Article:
Photo of Stuart Neely (UK)

Stuart Neely (UK)

Introduction 

Whistleblowing is on the rise – both within organisations and to authorities. An increase in whistleblowing is positive: it shows employees feel able to speak up, allows issues to be escalated, investigated and where necessary remediated. However, the increase in whistleblowing also presents challenges for companies to ensure that they are dealing effectively and

This is the second article in our series breaking down the steps that companies will need to take to put in place “reasonable procedures” to prevent fraud. Our first post, which focussed on how to conduct effective fraud risk assessments, can be found here.  

This comes ahead of the new UK failure to

The government have confirmed that the guidance in relation to what constitutes ‘reasonable procedures’ for the prevention of fraud is likely to be published in ‘early summer’, meaning that the new Failure to Prevent Fraud Offence would come into force by the end of the year.

See here for our article summarising the new offence

Many companies are currently considering what steps they need to take in relation to the new UK failure to prevent fraud offence (which is expected to come into force later this year or in early 2025).

By way of recap, a company will be liable for failing to prevent fraud by its associated persons (e.g.

The SFO has published its 5-year strategy document (the Strategy Document), highlighting a number of areas of focus, from international coordination with counterparts to capitalising on technology and incentivising their workforce.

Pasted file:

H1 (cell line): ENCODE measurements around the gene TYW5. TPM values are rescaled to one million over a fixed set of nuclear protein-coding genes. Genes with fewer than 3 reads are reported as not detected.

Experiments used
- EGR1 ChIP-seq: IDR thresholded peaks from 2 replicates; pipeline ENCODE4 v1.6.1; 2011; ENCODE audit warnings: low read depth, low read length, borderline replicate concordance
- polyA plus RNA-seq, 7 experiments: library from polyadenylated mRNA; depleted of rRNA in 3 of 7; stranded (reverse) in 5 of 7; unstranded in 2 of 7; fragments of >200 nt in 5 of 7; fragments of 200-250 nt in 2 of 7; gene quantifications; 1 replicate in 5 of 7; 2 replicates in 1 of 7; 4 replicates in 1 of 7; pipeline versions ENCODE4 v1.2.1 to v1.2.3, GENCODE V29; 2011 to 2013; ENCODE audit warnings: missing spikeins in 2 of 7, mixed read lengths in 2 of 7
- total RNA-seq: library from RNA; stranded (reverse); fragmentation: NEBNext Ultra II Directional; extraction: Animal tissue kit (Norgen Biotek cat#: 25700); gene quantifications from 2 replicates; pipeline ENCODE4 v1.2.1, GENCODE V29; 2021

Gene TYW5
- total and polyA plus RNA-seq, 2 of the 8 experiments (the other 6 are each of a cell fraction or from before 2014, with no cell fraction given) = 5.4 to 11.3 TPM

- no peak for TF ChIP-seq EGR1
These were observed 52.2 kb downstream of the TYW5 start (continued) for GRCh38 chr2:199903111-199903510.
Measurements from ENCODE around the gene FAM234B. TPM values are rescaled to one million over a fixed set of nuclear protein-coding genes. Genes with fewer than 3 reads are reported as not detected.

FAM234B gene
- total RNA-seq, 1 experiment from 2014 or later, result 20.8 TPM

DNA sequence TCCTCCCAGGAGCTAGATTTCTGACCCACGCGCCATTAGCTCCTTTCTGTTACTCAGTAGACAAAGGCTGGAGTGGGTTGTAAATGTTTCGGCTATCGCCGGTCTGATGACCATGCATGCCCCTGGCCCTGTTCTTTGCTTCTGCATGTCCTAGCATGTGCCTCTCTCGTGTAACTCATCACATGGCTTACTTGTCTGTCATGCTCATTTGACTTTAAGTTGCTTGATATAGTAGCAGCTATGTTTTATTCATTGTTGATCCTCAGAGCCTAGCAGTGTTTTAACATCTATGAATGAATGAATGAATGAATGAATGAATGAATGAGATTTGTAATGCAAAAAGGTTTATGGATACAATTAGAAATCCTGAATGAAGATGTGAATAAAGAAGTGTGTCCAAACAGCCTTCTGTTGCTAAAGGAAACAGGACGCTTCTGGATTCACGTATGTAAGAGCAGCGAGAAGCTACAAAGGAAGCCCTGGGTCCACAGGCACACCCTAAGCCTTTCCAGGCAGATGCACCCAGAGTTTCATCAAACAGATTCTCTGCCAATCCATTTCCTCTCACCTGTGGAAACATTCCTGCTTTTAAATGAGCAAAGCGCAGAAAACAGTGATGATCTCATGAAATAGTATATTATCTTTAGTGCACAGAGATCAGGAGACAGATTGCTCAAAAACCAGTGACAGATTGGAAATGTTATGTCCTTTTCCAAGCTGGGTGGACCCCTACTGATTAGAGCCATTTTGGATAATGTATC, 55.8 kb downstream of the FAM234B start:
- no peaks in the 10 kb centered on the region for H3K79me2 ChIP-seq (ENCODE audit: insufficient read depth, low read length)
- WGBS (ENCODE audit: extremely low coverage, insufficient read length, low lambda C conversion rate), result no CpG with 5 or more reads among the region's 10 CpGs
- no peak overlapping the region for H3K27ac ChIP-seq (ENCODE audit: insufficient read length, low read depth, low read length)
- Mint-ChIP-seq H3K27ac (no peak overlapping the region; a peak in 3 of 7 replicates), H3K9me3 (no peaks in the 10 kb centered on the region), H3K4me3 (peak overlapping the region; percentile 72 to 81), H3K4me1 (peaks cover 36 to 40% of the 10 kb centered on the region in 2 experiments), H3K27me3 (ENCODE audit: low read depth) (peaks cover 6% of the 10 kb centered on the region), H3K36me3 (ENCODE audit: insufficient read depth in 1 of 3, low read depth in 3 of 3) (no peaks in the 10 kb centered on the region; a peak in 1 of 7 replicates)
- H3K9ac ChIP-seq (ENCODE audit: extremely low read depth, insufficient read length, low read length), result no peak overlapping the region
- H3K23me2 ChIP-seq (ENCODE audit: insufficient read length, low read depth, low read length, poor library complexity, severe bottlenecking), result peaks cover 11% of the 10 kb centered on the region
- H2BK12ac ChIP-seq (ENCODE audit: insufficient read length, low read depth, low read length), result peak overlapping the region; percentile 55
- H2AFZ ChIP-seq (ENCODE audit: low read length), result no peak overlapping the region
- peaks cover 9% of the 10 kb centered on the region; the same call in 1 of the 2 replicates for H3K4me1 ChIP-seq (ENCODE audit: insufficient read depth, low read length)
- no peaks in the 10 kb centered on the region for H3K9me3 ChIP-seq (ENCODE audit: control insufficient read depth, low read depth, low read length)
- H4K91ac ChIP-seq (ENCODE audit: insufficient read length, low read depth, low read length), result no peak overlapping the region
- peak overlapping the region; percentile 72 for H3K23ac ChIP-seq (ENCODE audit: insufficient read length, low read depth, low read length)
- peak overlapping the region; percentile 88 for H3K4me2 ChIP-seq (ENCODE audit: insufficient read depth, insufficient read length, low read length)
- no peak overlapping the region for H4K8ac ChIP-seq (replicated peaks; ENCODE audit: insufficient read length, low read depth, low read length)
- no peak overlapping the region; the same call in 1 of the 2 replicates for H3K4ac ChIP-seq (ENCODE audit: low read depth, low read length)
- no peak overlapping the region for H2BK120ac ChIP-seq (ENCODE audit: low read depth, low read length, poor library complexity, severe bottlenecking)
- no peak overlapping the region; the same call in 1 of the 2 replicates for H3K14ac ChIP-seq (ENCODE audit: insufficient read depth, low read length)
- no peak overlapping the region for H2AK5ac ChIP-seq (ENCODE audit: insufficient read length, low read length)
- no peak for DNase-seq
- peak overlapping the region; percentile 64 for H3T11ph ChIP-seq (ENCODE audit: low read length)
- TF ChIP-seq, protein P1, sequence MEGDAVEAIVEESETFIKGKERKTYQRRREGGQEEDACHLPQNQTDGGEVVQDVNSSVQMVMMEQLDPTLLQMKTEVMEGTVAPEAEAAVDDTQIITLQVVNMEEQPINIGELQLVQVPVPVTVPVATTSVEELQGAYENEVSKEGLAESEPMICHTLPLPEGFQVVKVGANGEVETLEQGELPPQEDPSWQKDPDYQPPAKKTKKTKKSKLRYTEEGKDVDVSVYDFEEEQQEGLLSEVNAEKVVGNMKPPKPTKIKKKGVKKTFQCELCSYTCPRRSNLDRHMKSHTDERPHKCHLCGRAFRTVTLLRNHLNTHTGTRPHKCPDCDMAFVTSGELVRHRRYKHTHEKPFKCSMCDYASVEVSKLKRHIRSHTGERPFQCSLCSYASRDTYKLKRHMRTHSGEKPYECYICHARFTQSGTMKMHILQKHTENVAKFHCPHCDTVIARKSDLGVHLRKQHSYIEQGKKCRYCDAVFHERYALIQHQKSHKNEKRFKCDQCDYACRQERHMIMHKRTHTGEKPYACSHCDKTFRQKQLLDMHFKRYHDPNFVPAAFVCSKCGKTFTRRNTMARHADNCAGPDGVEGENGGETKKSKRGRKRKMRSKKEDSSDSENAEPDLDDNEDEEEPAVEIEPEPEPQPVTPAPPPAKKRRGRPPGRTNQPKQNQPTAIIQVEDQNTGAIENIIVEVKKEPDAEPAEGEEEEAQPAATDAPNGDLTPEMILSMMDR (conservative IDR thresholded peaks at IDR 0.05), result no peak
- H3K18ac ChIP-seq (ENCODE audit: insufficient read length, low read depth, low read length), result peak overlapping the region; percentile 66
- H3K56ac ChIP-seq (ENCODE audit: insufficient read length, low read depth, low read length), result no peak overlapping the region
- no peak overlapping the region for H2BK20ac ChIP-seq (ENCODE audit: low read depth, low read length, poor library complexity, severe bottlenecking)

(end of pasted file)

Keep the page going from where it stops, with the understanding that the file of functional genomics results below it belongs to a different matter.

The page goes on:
This follows Director of the SFO, Nick Ephgrave’s, speech in February 2024 setting out key priorities (see our recent Investigations and Enforcement horizon

Introduction

As anticipated in our previous horizon scan (see here), the end of 2023 has brought about significant developments in financial crime enforcement and a real focus on fraud. Looking ahead to 2024, we predict that developments affecting organisations doing business in the UK will include:

  1. a focus from organisations on fraud, in particular

As anticipated in our previous blog post on predictions for 2023, this year has brought about significant developments in investigations and a real focus on fraud. Looking ahead to the second half of 2023, we predict that developments affecting UK business or those doing business in the UK will include:

  1. continued reform of corporate criminal

As we enter a recession against the backdrop of ongoing geopolitical instability, we expect to see significant financial crime enforcement and investigations in 2023, including a focus on emerging areas such as ESG, cryptocurrencies, and significant developments in financial sanctions. We predict that developments in 2023 will include:

  1. a renewed focus on fraud, including further